One of director Barry Levinson's "Baltimore Trilogy", "Tin Men" is also the most lively and comedic of the director's early work. Taking place in Baltimore in the 60's, the film covers the rise of aluminium siding and the men who sell it, dubbed by themselves as "Tin Men". Richard Dreyfuss stars as "BB" Babowsky, who finds himself running into his competition one day when his new car crashes into that of Ernest Tilley (Danny Devito). The two aren't able to simply exchange information - instead, they start an all-out feud, trying to see who can get the best revenge on the other, taking their battle to new heights when the joy of small wins subdues.
The battle between the two men - with their fellow salesmen acting as an amused audiience - is funny and clever, as are some of the ways that the salesmen con the gullible customers into believing the benefits of alumnimum siding. Meanwhile, the law is starting to get suspicious of the business practices of both. What I liked about "Tin Men" was not only the acting, which is terrific, but the pace. Levinson is at his most lively here and, with the performances, the realistic-sounding dialogue crackles. As a result, the film moves along nicely (some of Levinson's other films seem to be lacking forward momentum) and the characters are involving.
The performances by Dreyfuss and Devito lead the film quite wonderfully, although Levinson has smartly added an expert supporting cast, including John Mahoney, Bruno Kirby and Seymour Cassel, all of whom create great characters of their own. While it's unfortunate that the film doesn't end as strongly as I'd have liked, the rest of the picture achieves a great balance of comedy, heart and a few touches of sadness. It's not Levinson's best work (in my opinion, that still remains as "Wag The Dog"), but it's a very entertaining effort.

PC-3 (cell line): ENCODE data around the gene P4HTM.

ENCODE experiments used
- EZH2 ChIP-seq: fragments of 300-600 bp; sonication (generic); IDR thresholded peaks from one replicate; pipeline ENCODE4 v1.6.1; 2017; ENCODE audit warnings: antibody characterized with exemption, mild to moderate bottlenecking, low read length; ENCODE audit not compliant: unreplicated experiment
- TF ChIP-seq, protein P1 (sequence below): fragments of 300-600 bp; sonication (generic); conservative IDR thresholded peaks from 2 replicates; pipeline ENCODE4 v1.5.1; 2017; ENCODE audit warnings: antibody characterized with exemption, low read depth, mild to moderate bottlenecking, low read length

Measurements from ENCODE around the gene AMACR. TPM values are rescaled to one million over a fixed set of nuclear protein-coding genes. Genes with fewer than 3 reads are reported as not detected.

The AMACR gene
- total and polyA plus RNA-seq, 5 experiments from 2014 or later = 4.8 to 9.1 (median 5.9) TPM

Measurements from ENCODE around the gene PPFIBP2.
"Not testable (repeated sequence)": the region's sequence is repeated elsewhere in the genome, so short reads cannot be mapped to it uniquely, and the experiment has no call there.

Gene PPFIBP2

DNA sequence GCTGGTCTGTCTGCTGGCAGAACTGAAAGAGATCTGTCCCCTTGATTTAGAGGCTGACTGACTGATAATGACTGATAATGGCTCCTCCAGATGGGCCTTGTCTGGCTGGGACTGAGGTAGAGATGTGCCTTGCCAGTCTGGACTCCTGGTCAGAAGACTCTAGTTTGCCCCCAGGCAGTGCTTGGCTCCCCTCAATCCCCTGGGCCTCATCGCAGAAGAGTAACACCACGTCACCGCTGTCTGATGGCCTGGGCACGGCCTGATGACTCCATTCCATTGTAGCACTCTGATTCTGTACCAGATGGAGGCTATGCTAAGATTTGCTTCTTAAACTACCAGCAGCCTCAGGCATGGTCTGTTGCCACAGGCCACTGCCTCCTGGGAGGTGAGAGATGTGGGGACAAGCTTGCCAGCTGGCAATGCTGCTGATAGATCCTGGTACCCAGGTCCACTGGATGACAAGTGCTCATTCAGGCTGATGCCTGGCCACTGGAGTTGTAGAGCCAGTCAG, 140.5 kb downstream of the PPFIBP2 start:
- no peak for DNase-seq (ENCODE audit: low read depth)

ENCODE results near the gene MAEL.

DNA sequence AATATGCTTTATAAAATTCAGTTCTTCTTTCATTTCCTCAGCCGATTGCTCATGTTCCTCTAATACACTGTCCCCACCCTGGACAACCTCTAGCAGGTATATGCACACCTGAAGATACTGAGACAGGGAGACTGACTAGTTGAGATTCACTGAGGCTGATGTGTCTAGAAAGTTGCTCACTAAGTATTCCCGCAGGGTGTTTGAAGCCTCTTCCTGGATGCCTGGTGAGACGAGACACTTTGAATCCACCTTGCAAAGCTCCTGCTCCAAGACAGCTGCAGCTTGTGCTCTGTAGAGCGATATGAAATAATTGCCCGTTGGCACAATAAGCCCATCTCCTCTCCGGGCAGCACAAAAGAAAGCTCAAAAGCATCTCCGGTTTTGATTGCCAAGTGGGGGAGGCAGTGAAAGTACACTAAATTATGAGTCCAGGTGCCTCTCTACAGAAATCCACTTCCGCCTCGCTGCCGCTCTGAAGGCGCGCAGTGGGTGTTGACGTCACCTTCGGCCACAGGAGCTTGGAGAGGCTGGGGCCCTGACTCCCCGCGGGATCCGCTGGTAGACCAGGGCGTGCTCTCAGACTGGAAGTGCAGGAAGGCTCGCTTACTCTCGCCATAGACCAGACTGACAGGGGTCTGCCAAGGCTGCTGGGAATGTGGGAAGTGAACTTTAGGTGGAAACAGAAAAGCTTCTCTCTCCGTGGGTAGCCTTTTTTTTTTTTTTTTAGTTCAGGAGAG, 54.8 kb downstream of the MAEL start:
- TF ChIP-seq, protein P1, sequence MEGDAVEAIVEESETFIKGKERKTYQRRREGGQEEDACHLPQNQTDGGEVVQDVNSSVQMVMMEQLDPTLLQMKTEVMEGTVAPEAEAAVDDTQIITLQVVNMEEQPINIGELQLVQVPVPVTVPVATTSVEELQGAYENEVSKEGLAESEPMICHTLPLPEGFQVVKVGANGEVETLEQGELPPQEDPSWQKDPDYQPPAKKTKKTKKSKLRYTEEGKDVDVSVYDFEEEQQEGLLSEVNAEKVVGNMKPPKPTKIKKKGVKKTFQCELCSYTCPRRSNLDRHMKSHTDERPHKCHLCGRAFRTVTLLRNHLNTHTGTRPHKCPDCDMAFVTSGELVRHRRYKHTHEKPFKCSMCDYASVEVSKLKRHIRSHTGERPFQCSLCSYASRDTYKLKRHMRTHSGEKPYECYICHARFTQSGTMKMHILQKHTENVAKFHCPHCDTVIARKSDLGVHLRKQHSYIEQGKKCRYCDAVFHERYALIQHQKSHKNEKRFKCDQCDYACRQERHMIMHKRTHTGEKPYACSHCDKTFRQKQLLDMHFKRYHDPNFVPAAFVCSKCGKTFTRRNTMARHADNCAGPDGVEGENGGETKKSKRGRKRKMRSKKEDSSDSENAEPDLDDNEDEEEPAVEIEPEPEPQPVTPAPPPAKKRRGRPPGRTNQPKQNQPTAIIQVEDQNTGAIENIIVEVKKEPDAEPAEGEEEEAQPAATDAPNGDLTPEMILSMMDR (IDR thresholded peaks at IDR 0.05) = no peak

VIDEO: Buena Vista presents "Tin Men" in 1.85:1 anamorphic widescreen. As with the other Buena Vista/Touchstone catalog titles that have been released, the transfer of "Tin Men" is not excellent work and there are flaws apparent. Yet, "Tin Men" does look a bit less worn than the other titles that the studio is releasing this week, most of which are about as old as this picture is. Some considerable marks and a scratch or two are seen frequently in the opening credits, but they appear less often during the majority of the film.
Sharpness and detail are decent throughout; some interiors seem a bit softer by comparison, but Levinson and cinematographer Peter Sova may have intended for a few moments in this period piece to look slightly soft. Aside from the wear on the print used that is seen, there thankfully weren't too many other problems to contend with. A couple of instances of light edge enhancement were barely seen, but no pixelation or other flaws were noticed.
Colors looked superb throughout the picture, as the natural, warm color palette of the area came through quite wonderfully. This certainly isn't a great presentation, but it's a pretty nice one.
SOUND: The 2.0 soundtrack is almost completely dialogue-driven, with the exception of a nice background score that occasionally drops in.
MENUS: Some minor animation livens otherwise rather ordinary backgrounds.
Commentary: A pleasant and unexpected surprise, "Tin Men" includes a commentary track from director Barry Levinson, Producer Mark Johnson, Costume Designer Gloria Gresham and actors Richard Dreyfuss, Barbara Hershey, Burno Kirby, Seymour Cassel and John Mahoney. These people have been recorded separately and some of the participants have more to say than others. Still, their comments are terrifically interesting - Dreyfuss provides extremely enjoyable insight into defining characters and discusses his thoughts about what drew him to the screenplay. Mahoney also talks about the critical success of the picture as well as how it effected his career afterwards, as well as his viewpoint on the film's characters and situations. Producer Johnson and director Levinson chat about the inspirations for the situations in the picture as well as what it was like shooting on a low budget during the hottest days of the Baltimore Summer. Although there are a few quiet moments now and then throughout the commentary, this is still a very enjoyable track worth a listen.
Also: A fairly worn theatrical trailer and a deleted scene with Levinson commentary.
Final Thoughts: "Tin Men" is a well-written and well-acted comedy with realistic characters and enough touches of warmth and sadness to make things even more involving.